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A Flagrant Case of Media Bias: A Case Study

N&O Numbers

For months now, stories about House Bill 2 have dominated The News & Observer in Raleigh. According to an analysis conducted by NC Family staff, the newspaper published 161 stories and nearly 94,000 words during the first 35 days after HB2 was passed into law on March 23, 2016. That’s an average of more than four stories and 2,400 words per day! This amount of coverage for a single action by the NC General Assembly in itself is astonishing, but more astounding was the amount of bias we discovered. 

To those of us who support the law, it appeared that most of the coverage in The News & Observer (N&O) portrayed the law as hateful, radical and unpopular. But was that simply our perception, or the truth? We decided to take a closer look. We examined all of the stories posted on the N&O website during that time period in an attempt to quantify whether this bias actually existed. When we looked at the results, we were amazed at the extent of the bias and the obvious lack of any attempt to portray both sides of this complex and emotional issue. 

Our Findings
Our simple content analysis found that 79% of all N&O coverage during the first month following passage of HB2 illustrated a strong anti-HB2 sentiment. A meager 21% portrayed pro-HB2 sentiment.

But of course, fairness is not all about word count. So, we identified and searched for three key facts or clarifications that N&O reporters could have included to more fully explain why people support HB2. Out of a total of 93,960 words, only 1.7% (1,613 words) were devoted to these important facts! (Please see Our Methods & Findings.)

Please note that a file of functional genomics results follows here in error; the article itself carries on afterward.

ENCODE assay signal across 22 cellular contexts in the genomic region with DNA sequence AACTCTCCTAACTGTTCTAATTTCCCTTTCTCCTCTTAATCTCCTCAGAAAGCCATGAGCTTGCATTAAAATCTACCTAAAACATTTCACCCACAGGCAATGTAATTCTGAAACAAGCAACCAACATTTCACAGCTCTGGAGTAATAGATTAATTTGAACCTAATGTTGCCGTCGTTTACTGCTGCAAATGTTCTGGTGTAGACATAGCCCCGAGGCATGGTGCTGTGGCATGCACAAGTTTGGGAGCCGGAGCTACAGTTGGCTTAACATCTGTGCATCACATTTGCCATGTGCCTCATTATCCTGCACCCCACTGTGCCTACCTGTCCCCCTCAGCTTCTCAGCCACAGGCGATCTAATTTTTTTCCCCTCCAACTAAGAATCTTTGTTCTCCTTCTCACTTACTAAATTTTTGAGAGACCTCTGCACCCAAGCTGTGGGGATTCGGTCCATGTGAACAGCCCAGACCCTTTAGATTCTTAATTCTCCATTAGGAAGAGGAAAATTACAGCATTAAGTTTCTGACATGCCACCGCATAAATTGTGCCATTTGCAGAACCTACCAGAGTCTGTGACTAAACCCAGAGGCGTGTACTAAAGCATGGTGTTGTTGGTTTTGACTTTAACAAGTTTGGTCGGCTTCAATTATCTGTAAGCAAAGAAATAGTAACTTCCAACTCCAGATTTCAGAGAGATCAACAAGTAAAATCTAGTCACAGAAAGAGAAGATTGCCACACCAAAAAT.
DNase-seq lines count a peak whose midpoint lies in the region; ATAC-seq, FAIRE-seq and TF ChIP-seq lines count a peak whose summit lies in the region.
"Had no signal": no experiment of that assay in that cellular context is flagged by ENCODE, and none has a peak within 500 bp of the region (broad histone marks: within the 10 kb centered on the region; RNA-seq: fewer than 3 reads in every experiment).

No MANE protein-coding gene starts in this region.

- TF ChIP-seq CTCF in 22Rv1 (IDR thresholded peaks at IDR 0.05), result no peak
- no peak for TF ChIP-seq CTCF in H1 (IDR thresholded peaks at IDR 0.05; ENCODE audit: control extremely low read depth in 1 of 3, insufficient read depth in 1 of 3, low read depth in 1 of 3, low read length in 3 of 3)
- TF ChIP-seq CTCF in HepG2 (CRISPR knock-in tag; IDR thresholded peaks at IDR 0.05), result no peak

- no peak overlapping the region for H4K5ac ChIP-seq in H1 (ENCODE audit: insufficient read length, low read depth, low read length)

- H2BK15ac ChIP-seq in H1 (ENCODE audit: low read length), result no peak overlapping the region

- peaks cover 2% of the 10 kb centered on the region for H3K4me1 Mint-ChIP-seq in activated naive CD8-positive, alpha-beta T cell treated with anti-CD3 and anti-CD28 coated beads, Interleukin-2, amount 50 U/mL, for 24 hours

This is more astounding when you consider that there is widespread support of HB2 in North Carolina, particularly regarding the bathroom provision. Since the passage of HB2, there have been at least seven reputable polls released to the public. These all illustrated a North Carolina that is divided on the issue. Of these seven polls:

  • NONE show a majority of North Carolinians opposing HB2.
  • Five out of the seven show that at least a strong percentage, if not an outright majority, approves of the bathroom and locker room provision in HB2.

These numbers clearly illustrate that North Carolina remains divided, with widespread opinions on both sides.

A Tale of Two Rallies
This slanted reporting was most clearly present on Monday, April 25. The General Assembly had just convened for the 2016 Short Session of the Legislature. That day featured two rallies: one in support of HB2 and one in opposition. HB2 supporters numbered in the 2,000-3,000 range as illustrated by aerial photography. Anti-HB2 protestors totaled fewer than 1,000. This was not fairly or accurately reported by the N&O. On the contrary, N&O stories promoted—even celebrated—the outcry to repeal HB2, featuring videos, pictures, and stories about the rally and related activity in opposition to HB2, with very little attempt to provide coverage about pro-HB2 attendees or activities. The N&O only had one story that featured the thousands of citizens from all across the state who came to Raleigh on a workday to show their support and thankfulness for the measure. The N&O headline read, “Hundreds rally near NC Legislative Building to support HB2.” The picture that accompanied the story clearly shows thousands. Another story that day featured an extensive description of all the activities of those opposed to HB2 and included only one sentence about support, which said, “A rally earlier in the day on the opposite side of the building, on Halifax Mall, drew a large crowd of HB2 supporters.” This pattern is repeated in most of the N&O coverage of HB2; it was quite common to have nothing or simply one line that mentioned supporters within a long, descriptive article on anti-HB2 activities.

A real low point on the N&O’s coverage of HB2 was the story, “Raleigh’s Lake Boone Chicken blasts HB2,” featuring a stuffed chicken that sits on a rock outside a home in Raleigh. This 400-word story, complete with two pictures, demonstrates the lengths to which the N&O staff went to find new, creative ways to blast HB2. If only they had put a little bit of their creative juices to work to find and interview just a few of the reasonable and respectable people who support HB2.